The National Gallery of Art has made out like bandits in a recent legal dispute.
According to ArtInfo:
In June 1981, court documents show, Canadian Jolles Shefner found herself in Paris, where she purchased Le boeuf (Piece of Beef), one of a series of 10 butcher-shop paintings by expressionist Chaim Soutine, for $68,000. She had the painting wrapped to go, and it was shipped to her home in Montreal, where it hung in the living room until the spring of 2004.
Like any good hanging beef, the Soutine work became more valuable as it aged. In May 2004, Shefner sold it for $1 million — and half a year later, the National Gallery of Art in Washington, D.C., bought the painting for $2 million.
Shefner’s heirs claim that after Shefner passed away in 2007, they discovered that she’d been taken advantage of and sued the middlemen in the transaction, as well as the National Gallery of Art, for what amounts to fraud.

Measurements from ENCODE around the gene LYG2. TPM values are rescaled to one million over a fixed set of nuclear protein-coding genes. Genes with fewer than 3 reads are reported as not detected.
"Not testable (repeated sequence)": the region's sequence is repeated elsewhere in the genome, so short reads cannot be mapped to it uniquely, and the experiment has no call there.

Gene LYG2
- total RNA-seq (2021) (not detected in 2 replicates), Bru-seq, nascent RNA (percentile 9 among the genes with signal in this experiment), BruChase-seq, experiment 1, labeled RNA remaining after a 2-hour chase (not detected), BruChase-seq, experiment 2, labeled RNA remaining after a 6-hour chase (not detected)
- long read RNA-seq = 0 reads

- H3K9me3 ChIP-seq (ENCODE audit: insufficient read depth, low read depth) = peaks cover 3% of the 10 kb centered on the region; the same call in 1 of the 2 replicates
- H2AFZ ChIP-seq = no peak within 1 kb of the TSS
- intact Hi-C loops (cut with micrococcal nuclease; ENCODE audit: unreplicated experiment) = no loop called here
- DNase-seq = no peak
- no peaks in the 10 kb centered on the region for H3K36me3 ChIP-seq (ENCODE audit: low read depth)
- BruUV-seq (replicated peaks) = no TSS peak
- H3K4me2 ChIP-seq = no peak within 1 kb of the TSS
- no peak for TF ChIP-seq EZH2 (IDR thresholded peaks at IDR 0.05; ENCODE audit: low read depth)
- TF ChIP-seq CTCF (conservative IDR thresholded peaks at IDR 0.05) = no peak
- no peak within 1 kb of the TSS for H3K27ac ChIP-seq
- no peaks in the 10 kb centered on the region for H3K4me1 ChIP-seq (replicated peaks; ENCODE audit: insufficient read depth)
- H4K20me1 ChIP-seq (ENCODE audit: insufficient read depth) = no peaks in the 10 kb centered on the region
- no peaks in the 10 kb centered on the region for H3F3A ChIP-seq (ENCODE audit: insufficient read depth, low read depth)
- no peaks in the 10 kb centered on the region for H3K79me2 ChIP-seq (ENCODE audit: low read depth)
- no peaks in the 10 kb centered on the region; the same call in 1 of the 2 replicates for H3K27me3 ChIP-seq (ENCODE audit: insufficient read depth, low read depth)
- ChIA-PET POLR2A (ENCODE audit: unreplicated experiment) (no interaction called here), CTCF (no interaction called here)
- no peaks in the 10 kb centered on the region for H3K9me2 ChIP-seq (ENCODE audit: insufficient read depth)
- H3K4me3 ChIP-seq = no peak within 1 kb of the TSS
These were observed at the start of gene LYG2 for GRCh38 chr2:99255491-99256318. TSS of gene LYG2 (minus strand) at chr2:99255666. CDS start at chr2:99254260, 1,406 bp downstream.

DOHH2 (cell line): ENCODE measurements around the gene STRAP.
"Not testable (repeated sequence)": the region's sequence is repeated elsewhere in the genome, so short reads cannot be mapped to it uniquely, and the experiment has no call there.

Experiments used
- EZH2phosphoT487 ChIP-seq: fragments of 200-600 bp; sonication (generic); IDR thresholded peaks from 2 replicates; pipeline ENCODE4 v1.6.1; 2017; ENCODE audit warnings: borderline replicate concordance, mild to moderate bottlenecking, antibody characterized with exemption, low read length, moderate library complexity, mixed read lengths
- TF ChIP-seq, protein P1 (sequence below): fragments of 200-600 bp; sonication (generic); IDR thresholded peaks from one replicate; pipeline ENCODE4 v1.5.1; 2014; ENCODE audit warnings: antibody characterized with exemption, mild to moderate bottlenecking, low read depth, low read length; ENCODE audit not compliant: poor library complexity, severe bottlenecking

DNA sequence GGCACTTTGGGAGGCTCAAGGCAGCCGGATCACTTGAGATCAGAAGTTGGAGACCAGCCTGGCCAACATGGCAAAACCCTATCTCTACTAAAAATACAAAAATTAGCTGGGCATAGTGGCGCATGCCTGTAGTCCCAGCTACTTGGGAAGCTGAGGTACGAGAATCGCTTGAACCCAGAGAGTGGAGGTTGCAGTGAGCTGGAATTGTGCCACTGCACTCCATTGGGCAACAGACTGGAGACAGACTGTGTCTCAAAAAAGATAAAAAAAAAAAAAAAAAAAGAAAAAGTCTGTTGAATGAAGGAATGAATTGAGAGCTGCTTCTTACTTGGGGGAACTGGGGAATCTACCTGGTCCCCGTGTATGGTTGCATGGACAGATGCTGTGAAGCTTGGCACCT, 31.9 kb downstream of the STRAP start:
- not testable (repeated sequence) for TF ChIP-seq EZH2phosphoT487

The Soutine experts, Maurice Tuchman and Esti Dunow, were involved in the purchase of the painting from Shefner and the sale to the NGA. They have agreed to pay $210,000 to settle the suit in a complex deal that will send the painting back to the Shefner heirs and provide a small profit to the NGA.
For its part, the NGA seems to get out of the deal with nothing lost except for what might have been a bargain on the painting. Besides the cash from Tuchman and Dunow, the museum will receive from Ariela Braun and her brother Barry Shefner $1,325,000 in cash and a seven-year, interest-bearing promissory note for $650,000. Together, all three payments total $2,185,000, which seems to compensate the NGA for the original payment plus the time and legal bother of defending the suit.
A NGA spokesperson stated that although this is a (rare) deaccession, it will be profitable.